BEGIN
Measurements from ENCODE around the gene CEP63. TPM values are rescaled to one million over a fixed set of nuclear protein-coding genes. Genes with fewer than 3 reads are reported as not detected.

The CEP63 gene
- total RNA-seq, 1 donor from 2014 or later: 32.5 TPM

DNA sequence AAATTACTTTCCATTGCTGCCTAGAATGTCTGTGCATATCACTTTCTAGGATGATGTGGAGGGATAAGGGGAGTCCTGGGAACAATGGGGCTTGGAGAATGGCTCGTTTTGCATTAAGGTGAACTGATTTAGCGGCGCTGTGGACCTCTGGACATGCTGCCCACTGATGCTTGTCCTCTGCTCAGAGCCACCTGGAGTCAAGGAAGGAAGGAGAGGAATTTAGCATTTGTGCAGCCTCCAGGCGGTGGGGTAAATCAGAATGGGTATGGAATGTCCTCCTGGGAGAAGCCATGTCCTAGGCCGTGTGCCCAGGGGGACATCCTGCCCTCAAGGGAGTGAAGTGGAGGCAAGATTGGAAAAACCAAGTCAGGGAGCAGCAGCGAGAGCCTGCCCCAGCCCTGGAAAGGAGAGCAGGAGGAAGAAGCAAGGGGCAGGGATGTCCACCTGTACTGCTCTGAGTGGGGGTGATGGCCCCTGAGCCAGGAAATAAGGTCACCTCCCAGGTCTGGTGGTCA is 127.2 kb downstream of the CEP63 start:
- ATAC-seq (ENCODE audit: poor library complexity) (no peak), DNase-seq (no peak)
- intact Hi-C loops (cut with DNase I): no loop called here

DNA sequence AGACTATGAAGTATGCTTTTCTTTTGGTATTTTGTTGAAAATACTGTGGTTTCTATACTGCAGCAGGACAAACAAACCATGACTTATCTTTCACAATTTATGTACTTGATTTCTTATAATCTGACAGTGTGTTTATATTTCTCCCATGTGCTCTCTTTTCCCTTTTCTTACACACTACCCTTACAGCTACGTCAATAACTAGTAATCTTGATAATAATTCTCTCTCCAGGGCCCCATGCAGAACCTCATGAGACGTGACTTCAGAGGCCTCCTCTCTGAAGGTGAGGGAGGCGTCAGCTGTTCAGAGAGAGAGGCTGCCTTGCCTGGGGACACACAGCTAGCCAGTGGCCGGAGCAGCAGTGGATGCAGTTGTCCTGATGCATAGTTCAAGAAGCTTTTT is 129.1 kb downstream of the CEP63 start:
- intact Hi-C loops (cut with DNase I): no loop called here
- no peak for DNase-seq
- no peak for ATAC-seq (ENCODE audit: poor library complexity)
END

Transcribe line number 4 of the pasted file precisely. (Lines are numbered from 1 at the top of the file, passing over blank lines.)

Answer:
DNA sequence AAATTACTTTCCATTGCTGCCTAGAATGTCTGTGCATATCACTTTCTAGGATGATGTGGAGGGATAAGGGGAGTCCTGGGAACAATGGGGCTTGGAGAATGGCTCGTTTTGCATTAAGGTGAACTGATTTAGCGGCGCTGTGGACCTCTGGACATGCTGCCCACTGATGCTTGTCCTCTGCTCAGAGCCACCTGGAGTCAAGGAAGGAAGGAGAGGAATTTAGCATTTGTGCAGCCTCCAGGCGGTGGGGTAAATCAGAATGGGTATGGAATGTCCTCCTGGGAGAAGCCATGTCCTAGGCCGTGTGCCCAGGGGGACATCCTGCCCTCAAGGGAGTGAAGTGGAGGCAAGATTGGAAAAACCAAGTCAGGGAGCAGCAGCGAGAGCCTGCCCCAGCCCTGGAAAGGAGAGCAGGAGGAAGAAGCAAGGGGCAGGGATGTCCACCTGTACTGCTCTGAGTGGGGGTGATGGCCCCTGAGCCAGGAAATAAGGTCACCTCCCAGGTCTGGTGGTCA is 127.2 kb downstream of the CEP63 start: